Thursday, May 25, 2006

An excerpt

"First off, she was wearing a hat that must have had at least two stuffed birds, if not three, not to mention a big blue bow and a couple dozen flowers. Hat like that stands out in a crowd. I hoped we didn't end up sitting behind her in church, because it was so high even Hiram wouldn't have been able to see over it if he was sitting down.

But that wasn't all you noticed about the lady, though I'll admit a real gentleman wouldn't have been thinking such things. If she'd been a plow horse, she would have needed an extra big collar - she had one of the biggest, deepest chests I'd ever seen on a woman. She carried it thrust well out in front of her and was following it very determined like. She couldn't hardly help it, since it was aimed straight at the church door. It wasn't that she was fat, mind you, because she wasn't. But she was built mighty solid."

"That lady," says Hiram, "is Mrs Julius T. Carter. I thought you oughta know. She's a widow lady and she's bound and determined to get her daughter, Miss Sophronia, married off that she won't let any bachelor in town who's not a drunk or in jail get by without a howdydo. If she ever gets you backed up to the fence, so to speak, well..." He didn't say what would happen, but he shook his head real sad and sort of tsk tsked, and then he scrunched up his forehead as if it pained him even to think about it.

It wasn't until he mentioned the daughter that i noticed the tall, slim lady following after Mrs. Carter. Have to admit, any man would tend not to notice her if her mother was around. She was dressed in brown and there was a small brown bow on her straw hat, but no birds or flowers or anything. The hat sort of blended in with all the brown hair she had piled up on top of her head. She didn't wear any of the fancy curls that ladies seem to like these days, and her suit was real plain, too. Neat and trim, but plain.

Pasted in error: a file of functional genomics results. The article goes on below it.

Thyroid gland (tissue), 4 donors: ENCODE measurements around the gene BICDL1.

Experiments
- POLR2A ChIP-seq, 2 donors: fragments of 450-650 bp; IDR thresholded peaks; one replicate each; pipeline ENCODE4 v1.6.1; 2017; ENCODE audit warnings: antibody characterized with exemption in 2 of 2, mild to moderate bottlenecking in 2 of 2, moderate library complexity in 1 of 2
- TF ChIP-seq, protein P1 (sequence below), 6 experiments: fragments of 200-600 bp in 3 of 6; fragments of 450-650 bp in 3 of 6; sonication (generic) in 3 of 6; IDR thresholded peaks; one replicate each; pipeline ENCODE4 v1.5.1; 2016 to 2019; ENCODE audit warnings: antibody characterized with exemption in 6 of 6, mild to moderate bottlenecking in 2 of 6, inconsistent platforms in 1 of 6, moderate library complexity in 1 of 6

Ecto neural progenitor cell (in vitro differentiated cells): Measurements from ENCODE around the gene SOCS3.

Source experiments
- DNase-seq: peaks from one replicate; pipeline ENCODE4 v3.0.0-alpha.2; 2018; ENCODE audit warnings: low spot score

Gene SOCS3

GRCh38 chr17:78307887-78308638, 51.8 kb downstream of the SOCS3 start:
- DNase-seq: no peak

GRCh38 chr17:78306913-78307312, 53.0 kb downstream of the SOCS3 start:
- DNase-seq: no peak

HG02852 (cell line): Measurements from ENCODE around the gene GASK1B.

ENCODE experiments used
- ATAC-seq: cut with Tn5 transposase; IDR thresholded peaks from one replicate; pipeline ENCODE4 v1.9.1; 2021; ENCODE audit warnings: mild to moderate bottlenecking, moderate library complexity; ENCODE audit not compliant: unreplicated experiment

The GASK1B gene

Most of all, though, she hadn't been blessed with her mother's bossom. Fact is, she was pretty near flat as my best plowed field, and she didn't seem to have made much effort to hide that fact because her jacket was plain and neat, but didn't have any of those ruffles and folds and whatnot that ladies usually wear, usually the flat-chested ones. As if a man couldn't tell the difference.

As i say, a real gentleman wouldn't have noticed, but I've never made any claim to being a gentleman, even if Mama always said the girls chased after me because I was polite as well as good looking. Mama was confused about a lot of things, and it never did surprise me to know she was confused about her only son along with everything else."

Summer Fancy - Anne Avery

* i'm taking a break right now. BAHHHH... off to my annual report"